The UFC is the class of the sport of mixed martial arts. It always has been, and I’m damn near sure it always will be. It has been nearly 15 years since I first witnessed a UFC event. I fell in love with it nearly instantly. However, a whole lot has changed since then.
During this summer, the UFC will hold 5 events between June 22nd and July 21st. That’s essentially essentially 5 events in the span of just 1 month.
A half dozen years ago, the UFC held only 10 events in the entire year. Now they will put on 5 cards in just 1 month. That’s tremendous growth — a 170% increase in the number of event in a 6 year period.
Can the sport support this type of growth?
I could watch UFC programming more than any other sport’s programming. Still, I have to bring up this question. Is there such a thing as too much UFC?
The UFC will hold nearly as many event’s this summer as they did in all of 2005. Back in the day, a UFC event was must see television. Over saturating the market with content is never a good thing. I’d argue that the Ultimate Fighting Championship could be dangerously close to approaching this point.
Starbucks was cannibalizing its own customer base. The UFC could creep into that same territory.
To be clear; I’m not talking about cash flow problems for the UFC. The point is — has the UFC lost some of its caché? Has some of the big event status been given away?
It was not hard to fill a card when there were a dozen events a year. Now the UFC is looking at just about tripling that event number in 2012. Of course, as the sport has flourished, more talent is available for the UFC to pick from. Still, with this large increase in the number events, there seems to be a strain placed on matchmaking. Is there enough true main card caliber talent? Specifically, the problem becomes more clear in the case of injuries.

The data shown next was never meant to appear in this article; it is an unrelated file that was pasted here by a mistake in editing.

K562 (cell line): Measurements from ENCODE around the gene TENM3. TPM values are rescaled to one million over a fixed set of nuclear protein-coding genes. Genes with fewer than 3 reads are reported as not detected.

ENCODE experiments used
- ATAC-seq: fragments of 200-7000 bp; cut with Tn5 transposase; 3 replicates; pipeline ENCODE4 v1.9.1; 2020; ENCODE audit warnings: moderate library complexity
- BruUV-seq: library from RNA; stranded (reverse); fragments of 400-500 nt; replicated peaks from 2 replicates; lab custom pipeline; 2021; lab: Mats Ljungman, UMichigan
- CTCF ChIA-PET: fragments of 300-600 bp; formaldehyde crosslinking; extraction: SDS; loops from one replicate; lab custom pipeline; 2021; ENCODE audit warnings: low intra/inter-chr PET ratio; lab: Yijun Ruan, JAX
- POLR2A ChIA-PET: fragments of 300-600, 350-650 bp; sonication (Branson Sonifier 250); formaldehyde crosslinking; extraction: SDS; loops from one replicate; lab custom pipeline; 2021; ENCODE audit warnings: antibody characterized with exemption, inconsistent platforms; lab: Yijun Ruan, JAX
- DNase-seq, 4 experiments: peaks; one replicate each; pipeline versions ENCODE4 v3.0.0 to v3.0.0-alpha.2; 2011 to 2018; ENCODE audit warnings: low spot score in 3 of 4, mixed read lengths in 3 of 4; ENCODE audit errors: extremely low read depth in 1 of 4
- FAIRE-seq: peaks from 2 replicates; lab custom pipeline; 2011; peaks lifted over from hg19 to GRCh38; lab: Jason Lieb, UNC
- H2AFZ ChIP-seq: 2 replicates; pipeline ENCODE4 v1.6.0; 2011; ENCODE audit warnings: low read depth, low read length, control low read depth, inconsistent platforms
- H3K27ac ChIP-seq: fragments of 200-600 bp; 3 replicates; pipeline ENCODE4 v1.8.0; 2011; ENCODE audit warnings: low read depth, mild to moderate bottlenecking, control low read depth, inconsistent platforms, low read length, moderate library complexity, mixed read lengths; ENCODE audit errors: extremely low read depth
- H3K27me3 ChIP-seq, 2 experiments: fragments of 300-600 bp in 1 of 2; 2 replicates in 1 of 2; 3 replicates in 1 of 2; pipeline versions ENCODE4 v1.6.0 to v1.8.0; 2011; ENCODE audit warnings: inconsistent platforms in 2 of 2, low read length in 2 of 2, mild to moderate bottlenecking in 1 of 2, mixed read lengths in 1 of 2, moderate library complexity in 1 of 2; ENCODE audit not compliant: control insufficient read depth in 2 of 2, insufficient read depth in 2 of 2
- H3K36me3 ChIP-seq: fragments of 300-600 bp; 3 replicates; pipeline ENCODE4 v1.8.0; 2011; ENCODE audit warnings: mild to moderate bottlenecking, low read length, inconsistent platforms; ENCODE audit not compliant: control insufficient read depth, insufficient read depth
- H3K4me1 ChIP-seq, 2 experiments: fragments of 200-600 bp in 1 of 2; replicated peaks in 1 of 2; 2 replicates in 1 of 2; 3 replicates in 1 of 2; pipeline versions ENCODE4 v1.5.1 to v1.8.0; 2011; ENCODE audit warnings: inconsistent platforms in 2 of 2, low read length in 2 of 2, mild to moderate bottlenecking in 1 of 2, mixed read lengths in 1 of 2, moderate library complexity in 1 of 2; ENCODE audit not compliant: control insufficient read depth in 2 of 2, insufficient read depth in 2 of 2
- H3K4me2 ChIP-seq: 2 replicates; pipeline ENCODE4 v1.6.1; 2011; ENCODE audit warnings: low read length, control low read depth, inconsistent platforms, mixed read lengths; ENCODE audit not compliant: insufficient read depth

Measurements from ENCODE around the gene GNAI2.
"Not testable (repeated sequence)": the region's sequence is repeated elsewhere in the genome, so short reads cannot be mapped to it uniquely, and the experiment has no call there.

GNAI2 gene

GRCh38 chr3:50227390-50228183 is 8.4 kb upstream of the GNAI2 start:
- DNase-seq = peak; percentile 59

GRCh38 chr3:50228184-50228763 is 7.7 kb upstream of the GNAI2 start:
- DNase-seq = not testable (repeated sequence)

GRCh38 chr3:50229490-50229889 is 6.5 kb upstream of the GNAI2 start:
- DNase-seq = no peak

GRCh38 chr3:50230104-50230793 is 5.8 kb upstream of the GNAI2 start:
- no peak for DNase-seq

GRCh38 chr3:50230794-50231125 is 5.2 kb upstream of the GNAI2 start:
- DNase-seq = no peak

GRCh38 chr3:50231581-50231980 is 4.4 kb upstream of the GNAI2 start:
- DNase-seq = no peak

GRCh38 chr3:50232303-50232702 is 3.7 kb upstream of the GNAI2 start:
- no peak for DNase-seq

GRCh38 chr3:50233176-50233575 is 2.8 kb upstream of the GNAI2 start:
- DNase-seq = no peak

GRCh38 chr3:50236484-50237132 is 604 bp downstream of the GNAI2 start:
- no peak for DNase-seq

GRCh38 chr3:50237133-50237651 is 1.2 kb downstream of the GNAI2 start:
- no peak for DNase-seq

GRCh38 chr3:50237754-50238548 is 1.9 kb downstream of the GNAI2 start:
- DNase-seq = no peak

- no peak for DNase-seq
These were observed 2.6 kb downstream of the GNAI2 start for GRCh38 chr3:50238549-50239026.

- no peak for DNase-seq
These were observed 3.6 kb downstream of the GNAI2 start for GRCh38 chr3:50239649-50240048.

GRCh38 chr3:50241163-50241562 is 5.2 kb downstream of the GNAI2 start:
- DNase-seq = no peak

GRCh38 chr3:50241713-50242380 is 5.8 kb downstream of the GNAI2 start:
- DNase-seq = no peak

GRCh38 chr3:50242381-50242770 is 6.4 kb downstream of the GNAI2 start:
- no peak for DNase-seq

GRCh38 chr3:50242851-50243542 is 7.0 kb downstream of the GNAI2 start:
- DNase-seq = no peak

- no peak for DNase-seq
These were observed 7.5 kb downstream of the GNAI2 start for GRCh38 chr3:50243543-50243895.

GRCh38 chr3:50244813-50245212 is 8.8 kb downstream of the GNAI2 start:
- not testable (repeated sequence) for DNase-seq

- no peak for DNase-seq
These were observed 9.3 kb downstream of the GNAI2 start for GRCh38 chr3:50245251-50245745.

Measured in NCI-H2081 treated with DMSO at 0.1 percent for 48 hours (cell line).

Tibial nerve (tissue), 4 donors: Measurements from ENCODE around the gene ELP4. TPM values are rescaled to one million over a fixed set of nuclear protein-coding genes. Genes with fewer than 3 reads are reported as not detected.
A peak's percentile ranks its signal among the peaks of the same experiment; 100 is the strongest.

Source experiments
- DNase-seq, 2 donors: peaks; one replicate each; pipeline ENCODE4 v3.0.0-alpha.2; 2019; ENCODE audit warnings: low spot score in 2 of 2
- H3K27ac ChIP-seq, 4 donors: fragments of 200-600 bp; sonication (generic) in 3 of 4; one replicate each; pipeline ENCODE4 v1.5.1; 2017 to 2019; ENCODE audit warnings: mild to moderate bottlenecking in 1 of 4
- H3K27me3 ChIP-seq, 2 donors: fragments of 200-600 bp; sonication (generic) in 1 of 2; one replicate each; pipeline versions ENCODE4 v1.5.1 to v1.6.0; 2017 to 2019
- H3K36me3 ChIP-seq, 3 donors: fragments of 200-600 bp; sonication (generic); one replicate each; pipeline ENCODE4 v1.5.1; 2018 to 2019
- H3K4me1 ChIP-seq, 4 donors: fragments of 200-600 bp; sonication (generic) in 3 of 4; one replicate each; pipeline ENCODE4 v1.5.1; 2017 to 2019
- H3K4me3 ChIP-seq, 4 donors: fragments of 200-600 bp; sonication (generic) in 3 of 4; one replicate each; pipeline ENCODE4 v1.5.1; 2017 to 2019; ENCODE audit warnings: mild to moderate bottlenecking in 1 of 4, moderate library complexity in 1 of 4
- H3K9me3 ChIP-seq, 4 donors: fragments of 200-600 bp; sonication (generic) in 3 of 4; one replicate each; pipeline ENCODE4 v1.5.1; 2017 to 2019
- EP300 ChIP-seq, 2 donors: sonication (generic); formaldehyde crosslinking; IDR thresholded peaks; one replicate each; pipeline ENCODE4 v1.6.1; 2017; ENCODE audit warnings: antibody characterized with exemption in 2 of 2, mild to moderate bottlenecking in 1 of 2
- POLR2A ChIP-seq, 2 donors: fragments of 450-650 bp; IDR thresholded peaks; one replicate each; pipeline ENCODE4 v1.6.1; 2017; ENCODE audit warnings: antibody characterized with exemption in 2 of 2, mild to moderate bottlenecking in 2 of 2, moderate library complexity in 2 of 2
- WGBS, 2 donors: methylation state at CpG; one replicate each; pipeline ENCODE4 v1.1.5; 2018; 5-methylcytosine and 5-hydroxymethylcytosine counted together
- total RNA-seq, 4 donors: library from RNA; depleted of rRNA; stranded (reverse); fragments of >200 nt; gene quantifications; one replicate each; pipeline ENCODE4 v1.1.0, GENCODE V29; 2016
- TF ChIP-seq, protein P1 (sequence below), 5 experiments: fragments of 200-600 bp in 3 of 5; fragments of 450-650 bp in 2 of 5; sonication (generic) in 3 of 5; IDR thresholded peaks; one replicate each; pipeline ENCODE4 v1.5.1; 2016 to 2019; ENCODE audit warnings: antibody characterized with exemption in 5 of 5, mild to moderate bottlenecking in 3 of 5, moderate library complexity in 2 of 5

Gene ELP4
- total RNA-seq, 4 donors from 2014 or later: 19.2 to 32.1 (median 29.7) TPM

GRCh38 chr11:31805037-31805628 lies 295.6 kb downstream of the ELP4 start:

Take the upcoming UFC 147 card, for example.
The 147 card brings the UFC back to Brazil. The main event was scheduled pit two natives against each other — Vitor Belfort versus Wanderlei Silva. After a Belfort training injury, Rich Franklin was brought in as a replacement. That, coupled with numerous other injuries, has left the card rather sparse.
Remember this is a PPV card. That first ‘p’ stands for pay. You could make an argument that the 147 card was barely up to par prior to some of these injuries. The UFC knows it, too. The UFC has offered to provide a full refund to ticket holders that wish to return their tickets.
Another tangible result that shows the UFC’s recent under-performance are the PPV buyrates in general. They have been rather lackluster over the past couple years. It has been speculated that UFC 147 may have one of the lowest buyrates in close to a decade. For comparison sake, UFC 55 received just 125,000 for an Arlovski vs. Buentello main event. That even took place in December 2005. The UFC has not dropped below 200,00 buys since.
Could 147 be the one to drop back under 200k buys?